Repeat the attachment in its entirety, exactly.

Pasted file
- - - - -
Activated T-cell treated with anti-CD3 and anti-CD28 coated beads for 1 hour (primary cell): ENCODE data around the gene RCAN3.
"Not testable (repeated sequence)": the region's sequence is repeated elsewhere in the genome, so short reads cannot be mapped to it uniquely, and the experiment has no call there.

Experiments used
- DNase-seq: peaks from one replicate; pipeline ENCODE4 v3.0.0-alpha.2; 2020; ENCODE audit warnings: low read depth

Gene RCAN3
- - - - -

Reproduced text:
Activated T-cell treated with anti-CD3 and anti-CD28 coated beads for 1 hour (primary cell): ENCODE data around the gene RCAN3.
"Not testable (repeated sequence)": the region's sequence is repeated elsewhere in the genome, so short reads cannot be mapped to it uniquely, and the experiment has no call there.

Experiments used
- DNase-seq: peaks from one replicate; pipeline ENCODE4 v3.0.0-alpha.2; 2020; ENCODE audit warnings: low read depth

Gene RCAN3